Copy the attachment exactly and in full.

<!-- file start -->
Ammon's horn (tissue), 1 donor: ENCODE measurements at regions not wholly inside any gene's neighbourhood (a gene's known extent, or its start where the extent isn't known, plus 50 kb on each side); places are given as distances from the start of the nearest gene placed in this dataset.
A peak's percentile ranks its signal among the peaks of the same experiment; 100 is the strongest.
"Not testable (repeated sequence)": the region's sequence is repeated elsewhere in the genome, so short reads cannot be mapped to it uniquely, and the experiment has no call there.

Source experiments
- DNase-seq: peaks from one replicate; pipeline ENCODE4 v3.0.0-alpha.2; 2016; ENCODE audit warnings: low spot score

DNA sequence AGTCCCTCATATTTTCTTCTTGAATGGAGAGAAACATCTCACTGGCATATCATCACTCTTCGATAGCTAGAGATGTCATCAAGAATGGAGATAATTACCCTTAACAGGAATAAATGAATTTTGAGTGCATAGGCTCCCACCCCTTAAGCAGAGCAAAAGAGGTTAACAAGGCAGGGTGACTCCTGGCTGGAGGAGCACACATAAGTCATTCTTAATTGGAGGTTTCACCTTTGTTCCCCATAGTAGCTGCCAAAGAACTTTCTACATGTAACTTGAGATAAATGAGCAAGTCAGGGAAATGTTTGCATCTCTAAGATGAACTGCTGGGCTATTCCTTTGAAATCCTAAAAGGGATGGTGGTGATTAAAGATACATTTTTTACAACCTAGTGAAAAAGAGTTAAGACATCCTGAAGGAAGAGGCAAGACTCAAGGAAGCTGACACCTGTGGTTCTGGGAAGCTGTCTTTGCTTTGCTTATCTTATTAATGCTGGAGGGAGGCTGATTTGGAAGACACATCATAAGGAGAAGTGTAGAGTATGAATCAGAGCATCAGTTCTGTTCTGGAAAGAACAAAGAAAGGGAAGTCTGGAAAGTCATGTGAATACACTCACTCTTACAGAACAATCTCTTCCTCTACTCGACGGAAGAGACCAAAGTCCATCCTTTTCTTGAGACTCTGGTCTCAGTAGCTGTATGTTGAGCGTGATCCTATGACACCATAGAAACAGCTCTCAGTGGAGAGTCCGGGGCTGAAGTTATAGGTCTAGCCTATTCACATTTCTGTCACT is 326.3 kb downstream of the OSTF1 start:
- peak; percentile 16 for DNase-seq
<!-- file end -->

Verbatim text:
Ammon's horn (tissue), 1 donor: ENCODE measurements at regions not wholly inside any gene's neighbourhood (a gene's known extent, or its start where the extent isn't known, plus 50 kb on each side); places are given as distances from the start of the nearest gene placed in this dataset.
A peak's percentile ranks its signal among the peaks of the same experiment; 100 is the strongest.
"Not testable (repeated sequence)": the region's sequence is repeated elsewhere in the genome, so short reads cannot be mapped to it uniquely, and the experiment has no call there.

Source experiments
- DNase-seq: peaks from one replicate; pipeline ENCODE4 v3.0.0-alpha.2; 2016; ENCODE audit warnings: low spot score

DNA sequence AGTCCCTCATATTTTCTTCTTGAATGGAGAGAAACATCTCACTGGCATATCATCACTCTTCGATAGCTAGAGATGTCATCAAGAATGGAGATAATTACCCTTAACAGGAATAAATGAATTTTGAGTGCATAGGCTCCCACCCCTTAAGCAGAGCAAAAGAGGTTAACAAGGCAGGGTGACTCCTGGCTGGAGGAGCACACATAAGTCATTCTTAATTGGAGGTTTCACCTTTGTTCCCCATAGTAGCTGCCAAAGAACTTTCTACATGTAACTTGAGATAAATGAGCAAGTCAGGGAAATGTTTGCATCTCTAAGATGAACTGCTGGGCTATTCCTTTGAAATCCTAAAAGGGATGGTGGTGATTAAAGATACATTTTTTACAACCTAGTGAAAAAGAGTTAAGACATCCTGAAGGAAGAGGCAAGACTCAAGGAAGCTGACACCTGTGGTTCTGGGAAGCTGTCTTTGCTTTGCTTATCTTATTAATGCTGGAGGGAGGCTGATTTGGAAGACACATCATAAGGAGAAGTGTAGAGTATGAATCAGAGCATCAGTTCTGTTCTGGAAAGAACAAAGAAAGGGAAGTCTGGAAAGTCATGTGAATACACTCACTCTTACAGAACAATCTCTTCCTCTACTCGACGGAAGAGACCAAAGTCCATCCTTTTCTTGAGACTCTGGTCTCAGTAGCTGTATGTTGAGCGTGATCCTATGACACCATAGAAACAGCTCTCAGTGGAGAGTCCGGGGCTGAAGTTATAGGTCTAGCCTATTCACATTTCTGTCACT is 326.3 kb downstream of the OSTF1 start:
- peak; percentile 16 for DNase-seq